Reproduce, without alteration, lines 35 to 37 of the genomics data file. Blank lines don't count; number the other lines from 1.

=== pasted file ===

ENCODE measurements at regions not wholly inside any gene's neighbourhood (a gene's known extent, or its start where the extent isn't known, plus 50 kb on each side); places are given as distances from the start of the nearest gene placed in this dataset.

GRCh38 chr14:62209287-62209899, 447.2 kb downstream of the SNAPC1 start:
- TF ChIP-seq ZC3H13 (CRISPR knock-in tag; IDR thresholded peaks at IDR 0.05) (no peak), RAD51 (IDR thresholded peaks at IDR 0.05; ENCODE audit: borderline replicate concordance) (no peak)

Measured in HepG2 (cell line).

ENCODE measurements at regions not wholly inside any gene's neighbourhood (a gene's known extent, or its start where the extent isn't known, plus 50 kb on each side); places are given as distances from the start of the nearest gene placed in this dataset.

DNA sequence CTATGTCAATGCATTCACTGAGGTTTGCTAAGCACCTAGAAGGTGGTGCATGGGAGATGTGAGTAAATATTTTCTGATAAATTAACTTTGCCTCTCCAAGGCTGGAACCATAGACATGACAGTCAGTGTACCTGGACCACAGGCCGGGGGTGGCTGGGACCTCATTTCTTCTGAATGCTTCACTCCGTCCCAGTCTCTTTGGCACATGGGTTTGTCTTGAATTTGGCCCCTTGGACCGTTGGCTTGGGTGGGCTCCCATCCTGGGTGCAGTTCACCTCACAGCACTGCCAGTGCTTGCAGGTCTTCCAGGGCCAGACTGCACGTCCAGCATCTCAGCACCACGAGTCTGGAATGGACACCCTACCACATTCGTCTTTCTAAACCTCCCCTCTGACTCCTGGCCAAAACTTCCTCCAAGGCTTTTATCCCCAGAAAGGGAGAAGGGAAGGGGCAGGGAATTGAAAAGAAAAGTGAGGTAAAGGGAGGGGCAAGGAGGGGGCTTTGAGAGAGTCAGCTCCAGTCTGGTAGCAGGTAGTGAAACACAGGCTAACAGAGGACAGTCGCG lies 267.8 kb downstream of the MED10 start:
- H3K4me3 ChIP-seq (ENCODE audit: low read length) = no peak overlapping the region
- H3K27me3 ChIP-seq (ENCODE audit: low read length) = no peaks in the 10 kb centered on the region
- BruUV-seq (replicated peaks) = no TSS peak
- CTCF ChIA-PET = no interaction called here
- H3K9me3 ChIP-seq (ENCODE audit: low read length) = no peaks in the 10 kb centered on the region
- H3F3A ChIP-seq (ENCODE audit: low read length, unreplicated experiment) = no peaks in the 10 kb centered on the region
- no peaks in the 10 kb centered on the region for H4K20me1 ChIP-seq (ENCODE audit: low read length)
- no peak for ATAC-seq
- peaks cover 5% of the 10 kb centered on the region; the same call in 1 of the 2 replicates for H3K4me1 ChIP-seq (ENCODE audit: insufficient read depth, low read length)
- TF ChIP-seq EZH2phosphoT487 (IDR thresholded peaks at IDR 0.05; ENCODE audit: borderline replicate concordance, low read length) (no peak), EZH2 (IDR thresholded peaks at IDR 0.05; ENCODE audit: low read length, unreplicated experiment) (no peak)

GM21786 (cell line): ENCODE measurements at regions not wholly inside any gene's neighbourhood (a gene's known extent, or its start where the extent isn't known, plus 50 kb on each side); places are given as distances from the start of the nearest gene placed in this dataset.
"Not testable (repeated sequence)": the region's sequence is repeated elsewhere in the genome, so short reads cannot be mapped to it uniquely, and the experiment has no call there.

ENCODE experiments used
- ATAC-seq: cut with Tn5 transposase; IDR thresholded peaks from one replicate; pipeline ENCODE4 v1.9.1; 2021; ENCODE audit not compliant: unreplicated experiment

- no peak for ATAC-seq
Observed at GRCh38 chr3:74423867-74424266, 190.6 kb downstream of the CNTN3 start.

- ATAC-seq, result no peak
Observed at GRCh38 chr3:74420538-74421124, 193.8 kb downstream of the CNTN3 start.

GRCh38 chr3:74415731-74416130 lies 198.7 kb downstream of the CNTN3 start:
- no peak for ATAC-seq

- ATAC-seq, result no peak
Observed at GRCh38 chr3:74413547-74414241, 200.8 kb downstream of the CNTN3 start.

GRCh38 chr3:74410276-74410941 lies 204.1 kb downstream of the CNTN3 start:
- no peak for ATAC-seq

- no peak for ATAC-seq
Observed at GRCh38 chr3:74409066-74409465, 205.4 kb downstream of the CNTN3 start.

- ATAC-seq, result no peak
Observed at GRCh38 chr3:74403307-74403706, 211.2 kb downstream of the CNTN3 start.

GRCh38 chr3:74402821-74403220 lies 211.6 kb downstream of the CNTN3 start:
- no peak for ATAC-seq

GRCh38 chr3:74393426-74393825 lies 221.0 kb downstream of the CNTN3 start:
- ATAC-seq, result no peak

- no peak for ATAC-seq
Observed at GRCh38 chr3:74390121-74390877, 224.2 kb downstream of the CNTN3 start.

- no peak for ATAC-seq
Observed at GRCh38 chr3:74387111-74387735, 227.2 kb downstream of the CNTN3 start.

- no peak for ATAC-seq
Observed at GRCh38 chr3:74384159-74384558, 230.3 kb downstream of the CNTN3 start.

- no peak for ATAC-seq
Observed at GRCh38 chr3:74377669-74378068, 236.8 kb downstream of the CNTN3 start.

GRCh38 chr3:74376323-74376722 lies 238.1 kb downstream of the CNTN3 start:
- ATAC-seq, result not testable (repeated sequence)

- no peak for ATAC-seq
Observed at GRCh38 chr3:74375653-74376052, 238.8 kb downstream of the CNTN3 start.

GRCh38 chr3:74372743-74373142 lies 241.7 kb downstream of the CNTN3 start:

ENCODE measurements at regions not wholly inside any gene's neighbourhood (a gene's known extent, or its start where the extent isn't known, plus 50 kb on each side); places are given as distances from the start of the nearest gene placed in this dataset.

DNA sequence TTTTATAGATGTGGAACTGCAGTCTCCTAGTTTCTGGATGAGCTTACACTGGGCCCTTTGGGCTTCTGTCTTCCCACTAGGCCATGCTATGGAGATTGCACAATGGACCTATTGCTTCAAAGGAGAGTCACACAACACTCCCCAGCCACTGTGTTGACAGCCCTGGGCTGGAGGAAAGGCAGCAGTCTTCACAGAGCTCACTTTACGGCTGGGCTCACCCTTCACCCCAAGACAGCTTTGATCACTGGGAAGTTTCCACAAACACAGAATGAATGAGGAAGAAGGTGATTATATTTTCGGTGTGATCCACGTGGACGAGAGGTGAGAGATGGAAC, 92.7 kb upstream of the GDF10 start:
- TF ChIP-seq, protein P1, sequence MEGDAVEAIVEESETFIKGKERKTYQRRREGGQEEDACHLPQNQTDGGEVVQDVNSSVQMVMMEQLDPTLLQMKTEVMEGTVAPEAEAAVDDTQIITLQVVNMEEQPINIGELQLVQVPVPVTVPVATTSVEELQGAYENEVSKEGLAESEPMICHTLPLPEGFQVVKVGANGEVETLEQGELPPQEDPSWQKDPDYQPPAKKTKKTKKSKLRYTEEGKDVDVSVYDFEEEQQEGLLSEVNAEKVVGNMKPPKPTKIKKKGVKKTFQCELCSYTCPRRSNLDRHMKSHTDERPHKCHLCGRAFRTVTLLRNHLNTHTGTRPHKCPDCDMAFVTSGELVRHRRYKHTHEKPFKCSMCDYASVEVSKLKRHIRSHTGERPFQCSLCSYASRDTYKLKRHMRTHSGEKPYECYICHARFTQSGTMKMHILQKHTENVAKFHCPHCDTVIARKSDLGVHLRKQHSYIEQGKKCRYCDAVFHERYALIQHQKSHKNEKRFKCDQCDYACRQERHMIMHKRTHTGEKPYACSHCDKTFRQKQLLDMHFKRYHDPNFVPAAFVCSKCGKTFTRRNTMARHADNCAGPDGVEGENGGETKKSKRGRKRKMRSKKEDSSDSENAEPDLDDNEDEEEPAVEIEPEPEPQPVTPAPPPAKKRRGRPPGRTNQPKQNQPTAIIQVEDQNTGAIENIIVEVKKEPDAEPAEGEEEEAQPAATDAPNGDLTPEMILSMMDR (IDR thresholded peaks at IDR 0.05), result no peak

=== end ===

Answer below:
GRCh38 chr3:74402821-74403220 lies 211.6 kb downstream of the CNTN3 start:
- no peak for ATAC-seq

GRCh38 chr3:74393426-74393825 lies 221.0 kb downstream of the CNTN3 start: